Both President-elect Joe Biden and outgoing President Donald Trump held rallies Monday in the U.S. state of Georgia, where two runoff elections Tuesday will determine whether Republicans or Democrats control power in the U.S. Senate.
The outcome of the high stakes Senate races will dramatically shape the legislative maneuvering for the first half of Biden’s four-year term in the White House.
Biden told a drive-in rally in Atlanta on Monday afternoon that voters in Georgia will “chart the course, not just for the next four years, but for the next generation.”
He said Georgians had voted in record numbers in the presidential election in November, giving him a narrow win in the state.
“Now, we need you to vote again in record numbers,” he said.
Trump campaigned later Monday in a heavily Republican enclave in Dalton in the northern part of the state, continuing his broadsides against Georgia elections officials for refusing to overturn his narrow loss to Biden in the state in the November 3 election.
"There's no way we lost Georgia," Trump said. "...I had two elections. I won both of them," Trump falsely told his crowd.
Trump has claimed the November election was “rigged" and urged Republicans to “swamp” the polls Tuesday.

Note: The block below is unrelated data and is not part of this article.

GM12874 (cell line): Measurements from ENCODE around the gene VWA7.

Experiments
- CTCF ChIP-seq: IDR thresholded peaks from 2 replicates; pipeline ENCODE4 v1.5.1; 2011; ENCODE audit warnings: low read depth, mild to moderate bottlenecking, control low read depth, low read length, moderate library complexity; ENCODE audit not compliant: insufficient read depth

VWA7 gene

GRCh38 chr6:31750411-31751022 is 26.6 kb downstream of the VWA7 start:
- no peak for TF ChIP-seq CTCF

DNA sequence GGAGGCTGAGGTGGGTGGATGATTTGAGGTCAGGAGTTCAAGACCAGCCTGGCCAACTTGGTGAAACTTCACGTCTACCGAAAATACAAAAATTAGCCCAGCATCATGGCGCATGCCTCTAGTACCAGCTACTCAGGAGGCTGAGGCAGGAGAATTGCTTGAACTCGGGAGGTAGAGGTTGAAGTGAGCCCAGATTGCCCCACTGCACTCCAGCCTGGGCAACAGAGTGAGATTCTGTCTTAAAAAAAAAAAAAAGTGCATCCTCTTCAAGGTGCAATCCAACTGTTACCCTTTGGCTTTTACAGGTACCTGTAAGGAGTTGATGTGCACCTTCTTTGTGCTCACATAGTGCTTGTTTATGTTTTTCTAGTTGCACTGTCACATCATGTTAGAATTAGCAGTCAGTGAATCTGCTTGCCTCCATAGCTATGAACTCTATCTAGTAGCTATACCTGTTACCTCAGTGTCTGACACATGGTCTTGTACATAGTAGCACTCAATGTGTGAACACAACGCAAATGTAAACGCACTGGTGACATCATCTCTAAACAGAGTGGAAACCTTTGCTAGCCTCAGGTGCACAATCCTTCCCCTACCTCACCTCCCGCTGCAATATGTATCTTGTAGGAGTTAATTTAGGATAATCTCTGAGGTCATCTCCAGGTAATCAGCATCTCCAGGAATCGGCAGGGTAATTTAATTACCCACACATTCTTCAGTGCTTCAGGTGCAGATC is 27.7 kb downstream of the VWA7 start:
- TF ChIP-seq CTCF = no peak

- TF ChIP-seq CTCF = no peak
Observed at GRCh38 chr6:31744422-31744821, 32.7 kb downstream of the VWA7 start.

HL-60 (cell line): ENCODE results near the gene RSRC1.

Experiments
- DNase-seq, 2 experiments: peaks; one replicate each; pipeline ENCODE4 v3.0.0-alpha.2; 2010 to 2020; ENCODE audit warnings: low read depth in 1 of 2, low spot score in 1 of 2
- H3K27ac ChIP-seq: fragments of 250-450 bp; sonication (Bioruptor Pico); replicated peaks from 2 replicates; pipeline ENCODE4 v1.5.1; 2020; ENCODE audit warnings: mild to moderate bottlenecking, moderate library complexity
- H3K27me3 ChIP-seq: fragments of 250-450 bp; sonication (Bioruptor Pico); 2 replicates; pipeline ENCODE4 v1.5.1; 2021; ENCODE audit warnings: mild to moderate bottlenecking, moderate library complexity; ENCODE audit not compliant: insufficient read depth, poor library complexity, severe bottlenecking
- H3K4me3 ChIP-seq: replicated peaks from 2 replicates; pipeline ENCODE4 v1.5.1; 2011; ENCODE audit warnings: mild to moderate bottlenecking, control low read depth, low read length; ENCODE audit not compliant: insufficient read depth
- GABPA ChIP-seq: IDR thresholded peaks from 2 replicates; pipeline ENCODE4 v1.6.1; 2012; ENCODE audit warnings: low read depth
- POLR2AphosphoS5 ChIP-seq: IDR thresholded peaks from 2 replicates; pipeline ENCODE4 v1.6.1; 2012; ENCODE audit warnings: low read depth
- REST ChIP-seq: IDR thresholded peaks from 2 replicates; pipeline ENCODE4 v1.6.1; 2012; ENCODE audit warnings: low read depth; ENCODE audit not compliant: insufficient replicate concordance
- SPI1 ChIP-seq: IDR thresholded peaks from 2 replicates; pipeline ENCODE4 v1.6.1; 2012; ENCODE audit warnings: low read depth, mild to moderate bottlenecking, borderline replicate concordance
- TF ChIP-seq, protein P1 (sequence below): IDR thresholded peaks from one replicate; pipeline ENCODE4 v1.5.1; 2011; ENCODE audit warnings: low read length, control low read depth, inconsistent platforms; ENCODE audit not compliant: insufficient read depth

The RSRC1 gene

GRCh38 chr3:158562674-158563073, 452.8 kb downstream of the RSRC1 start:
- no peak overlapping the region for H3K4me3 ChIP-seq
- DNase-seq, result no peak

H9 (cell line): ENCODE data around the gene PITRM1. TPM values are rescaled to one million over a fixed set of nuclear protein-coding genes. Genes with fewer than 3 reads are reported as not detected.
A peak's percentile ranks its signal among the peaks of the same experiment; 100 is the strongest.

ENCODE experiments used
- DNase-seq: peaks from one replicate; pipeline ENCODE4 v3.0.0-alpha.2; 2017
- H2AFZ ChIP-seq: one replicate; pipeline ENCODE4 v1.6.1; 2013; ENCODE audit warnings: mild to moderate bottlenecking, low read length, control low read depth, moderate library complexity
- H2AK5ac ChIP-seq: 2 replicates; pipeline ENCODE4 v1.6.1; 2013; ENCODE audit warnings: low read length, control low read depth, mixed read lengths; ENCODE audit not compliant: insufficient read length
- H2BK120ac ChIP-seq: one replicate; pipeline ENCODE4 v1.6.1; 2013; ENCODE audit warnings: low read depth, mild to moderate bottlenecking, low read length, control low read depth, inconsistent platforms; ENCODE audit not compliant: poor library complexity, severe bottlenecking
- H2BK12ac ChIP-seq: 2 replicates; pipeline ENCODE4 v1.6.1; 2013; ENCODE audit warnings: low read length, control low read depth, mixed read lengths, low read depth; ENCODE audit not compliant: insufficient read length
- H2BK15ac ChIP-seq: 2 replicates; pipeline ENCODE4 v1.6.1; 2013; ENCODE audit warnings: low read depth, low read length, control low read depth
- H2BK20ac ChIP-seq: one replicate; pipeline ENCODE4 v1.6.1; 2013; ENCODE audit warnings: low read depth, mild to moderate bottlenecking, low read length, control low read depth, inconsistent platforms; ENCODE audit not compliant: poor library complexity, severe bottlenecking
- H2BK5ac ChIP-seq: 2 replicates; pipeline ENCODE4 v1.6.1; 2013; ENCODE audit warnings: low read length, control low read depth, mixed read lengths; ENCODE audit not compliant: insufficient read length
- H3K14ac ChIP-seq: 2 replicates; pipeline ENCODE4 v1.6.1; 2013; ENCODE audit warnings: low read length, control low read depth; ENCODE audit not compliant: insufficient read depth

"The Democrats are trying to steal the White House, you cannot let them," Trump said. “You just can’t let them steal the U.S. Senate, you can’t let it happen.”
Trump stumped for the two incumbent Republicans, Sen. David Perdue, a one-time business executive, and Sen. Kelly Loeffler, one of the wealthiest lawmakers in the United States.
Biden campaigned for the two Democrats, Jon Ossoff, a television documentary producer who is facing Perdue, and the Rev. Raphael Warnock, a Baptist minister who faces Loeffler.
Polls show the two Democrats with slight edges in the contests, both of which were made necessary because none of the four candidates won a majority in the November balloting.
Georgia is a historically Republican state. Biden was the first Democratic presidential candidate to win there since 1992.
The eventual voter turnout for the Senate elections is expected to be exceptionally high, with more than 3 million ballots already cast in early voting, two-thirds in person at polling places throughout the state and a third by mail.
A Republican victory in either or both of the Georgia elections would give the party an outright majority and the right to set the Senate agenda and hold a majority on all Senate legislative committees.